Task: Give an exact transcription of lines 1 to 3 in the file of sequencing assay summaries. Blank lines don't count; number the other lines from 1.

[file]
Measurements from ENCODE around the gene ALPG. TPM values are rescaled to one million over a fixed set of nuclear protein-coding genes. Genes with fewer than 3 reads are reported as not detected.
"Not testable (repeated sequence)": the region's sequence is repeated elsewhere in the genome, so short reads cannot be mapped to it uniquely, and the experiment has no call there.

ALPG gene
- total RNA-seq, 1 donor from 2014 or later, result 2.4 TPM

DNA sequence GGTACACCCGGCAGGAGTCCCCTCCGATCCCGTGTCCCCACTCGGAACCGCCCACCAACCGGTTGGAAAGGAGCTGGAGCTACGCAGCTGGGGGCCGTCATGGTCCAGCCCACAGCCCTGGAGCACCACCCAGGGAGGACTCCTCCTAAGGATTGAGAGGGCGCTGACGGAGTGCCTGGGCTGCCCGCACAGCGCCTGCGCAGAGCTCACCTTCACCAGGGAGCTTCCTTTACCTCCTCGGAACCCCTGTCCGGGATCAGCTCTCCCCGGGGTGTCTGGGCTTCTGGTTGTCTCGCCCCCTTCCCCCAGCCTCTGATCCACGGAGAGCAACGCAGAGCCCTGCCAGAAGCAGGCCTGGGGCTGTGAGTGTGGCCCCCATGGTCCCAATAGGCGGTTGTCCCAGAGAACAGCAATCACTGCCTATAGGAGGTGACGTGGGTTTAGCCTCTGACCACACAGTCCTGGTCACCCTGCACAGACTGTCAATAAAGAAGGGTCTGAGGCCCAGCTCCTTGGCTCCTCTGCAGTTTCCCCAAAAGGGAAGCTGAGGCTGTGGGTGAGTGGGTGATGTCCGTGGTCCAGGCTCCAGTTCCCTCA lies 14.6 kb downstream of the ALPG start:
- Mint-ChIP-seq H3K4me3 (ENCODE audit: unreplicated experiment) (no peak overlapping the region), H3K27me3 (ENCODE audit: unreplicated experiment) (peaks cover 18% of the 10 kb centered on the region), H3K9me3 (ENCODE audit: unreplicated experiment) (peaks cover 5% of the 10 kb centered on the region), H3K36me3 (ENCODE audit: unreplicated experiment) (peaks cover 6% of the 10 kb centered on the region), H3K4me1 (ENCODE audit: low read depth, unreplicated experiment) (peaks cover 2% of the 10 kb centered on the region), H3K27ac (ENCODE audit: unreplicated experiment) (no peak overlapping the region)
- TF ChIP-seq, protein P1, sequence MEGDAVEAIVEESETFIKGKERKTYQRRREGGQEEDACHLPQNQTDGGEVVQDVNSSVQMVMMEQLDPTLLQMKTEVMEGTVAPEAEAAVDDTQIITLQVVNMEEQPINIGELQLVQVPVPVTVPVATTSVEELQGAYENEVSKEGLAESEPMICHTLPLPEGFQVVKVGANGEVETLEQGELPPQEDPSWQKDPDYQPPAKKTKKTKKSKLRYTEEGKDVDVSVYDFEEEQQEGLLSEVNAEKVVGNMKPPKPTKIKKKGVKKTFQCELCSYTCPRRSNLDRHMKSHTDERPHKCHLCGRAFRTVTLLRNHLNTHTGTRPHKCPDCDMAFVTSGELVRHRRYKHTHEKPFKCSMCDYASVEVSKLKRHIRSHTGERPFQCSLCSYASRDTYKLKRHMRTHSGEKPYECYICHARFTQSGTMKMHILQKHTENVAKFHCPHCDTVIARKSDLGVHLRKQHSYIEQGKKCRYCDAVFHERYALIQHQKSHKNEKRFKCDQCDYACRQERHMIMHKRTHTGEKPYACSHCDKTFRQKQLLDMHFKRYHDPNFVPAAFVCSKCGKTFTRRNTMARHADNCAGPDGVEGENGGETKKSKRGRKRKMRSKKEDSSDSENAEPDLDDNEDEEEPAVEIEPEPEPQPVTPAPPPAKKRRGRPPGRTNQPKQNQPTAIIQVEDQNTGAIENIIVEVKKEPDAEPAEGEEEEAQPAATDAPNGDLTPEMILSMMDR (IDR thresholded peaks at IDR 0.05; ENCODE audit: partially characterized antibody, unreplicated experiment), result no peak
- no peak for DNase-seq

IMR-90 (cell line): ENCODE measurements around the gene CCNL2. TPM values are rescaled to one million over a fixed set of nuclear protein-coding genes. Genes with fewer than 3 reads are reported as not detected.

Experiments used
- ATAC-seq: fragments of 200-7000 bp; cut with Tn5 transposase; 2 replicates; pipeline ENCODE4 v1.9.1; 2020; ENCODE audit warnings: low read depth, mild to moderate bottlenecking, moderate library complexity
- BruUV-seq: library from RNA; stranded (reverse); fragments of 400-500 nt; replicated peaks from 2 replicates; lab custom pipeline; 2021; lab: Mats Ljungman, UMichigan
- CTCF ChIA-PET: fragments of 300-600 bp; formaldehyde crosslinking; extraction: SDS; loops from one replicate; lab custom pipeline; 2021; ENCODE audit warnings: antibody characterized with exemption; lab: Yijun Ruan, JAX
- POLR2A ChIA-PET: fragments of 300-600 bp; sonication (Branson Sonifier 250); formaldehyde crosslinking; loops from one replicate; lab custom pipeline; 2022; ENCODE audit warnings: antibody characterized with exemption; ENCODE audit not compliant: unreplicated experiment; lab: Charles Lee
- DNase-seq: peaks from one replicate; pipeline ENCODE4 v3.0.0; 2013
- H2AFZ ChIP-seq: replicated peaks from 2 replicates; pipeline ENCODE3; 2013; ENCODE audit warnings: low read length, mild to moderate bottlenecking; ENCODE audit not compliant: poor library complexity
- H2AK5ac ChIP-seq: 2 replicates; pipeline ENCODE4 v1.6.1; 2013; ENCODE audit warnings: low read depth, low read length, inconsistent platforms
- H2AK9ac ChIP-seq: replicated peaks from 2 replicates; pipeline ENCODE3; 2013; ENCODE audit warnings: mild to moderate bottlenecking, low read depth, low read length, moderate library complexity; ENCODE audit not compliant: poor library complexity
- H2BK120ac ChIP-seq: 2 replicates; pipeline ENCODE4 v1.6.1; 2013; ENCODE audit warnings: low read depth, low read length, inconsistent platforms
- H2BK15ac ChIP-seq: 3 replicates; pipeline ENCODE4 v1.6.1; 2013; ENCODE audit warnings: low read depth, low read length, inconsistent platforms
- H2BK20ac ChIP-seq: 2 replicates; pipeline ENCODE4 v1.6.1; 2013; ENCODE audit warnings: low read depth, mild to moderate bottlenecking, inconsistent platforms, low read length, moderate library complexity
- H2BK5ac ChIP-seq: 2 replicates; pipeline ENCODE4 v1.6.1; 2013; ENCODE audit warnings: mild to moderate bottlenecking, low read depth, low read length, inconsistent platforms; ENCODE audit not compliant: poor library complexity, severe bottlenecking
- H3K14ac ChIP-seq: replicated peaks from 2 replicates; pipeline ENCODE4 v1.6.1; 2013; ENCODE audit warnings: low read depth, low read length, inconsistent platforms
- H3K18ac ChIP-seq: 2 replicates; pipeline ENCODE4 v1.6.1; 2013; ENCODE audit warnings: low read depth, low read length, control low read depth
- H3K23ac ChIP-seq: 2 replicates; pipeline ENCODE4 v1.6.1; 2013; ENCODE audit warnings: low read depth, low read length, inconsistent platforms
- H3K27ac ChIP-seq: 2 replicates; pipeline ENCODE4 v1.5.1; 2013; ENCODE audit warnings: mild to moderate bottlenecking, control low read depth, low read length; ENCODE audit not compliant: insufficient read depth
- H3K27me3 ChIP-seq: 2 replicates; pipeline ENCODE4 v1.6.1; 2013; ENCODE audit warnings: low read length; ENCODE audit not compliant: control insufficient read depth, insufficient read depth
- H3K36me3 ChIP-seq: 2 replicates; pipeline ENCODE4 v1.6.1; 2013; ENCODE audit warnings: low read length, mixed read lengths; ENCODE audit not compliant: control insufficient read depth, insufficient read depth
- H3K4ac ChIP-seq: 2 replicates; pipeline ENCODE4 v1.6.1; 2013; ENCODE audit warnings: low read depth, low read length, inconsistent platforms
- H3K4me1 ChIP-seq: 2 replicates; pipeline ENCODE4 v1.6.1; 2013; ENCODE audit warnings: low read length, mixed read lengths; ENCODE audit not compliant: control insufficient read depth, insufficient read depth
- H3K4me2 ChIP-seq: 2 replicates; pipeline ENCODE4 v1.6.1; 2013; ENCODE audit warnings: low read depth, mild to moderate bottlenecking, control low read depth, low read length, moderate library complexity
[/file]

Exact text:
Measurements from ENCODE around the gene ALPG. TPM values are rescaled to one million over a fixed set of nuclear protein-coding genes. Genes with fewer than 3 reads are reported as not detected.
"Not testable (repeated sequence)": the region's sequence is repeated elsewhere in the genome, so short reads cannot be mapped to it uniquely, and the experiment has no call there.

ALPG gene